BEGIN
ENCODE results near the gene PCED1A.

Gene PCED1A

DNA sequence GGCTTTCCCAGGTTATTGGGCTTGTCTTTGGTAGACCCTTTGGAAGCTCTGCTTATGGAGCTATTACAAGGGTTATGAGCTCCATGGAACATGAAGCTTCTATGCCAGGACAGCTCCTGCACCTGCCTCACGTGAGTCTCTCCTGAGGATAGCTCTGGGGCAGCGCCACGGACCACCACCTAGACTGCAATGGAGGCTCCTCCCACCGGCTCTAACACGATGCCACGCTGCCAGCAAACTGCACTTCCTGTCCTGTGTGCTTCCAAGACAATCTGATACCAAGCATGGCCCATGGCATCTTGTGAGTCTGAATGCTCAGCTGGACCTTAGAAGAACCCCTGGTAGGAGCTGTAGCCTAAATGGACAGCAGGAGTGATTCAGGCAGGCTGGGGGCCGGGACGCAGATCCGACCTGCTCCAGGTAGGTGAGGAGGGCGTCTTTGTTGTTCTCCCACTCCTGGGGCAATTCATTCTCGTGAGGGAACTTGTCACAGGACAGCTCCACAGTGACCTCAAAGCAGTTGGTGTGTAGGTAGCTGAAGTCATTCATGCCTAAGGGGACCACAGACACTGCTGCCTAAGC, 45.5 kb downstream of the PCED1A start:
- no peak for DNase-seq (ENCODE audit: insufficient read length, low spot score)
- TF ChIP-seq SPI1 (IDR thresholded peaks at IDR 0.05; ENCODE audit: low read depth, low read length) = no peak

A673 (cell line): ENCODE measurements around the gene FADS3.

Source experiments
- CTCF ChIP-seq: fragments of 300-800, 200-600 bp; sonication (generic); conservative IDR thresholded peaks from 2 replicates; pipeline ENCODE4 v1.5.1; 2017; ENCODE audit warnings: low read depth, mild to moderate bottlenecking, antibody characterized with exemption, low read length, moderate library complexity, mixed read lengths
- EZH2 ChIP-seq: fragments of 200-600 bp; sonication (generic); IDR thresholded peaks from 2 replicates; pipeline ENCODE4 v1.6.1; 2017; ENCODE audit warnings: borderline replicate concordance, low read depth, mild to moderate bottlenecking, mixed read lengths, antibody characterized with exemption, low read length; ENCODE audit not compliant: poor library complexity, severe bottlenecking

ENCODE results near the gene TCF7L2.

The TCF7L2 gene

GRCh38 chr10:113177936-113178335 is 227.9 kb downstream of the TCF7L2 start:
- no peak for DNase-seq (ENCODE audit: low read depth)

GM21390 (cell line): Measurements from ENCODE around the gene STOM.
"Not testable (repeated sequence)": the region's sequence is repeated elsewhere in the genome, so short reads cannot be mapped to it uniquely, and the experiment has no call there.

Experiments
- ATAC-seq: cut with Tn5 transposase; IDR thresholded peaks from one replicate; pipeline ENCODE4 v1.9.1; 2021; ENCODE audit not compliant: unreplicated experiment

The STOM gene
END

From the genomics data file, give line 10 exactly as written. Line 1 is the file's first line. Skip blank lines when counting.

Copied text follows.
ENCODE results near the gene TCF7L2.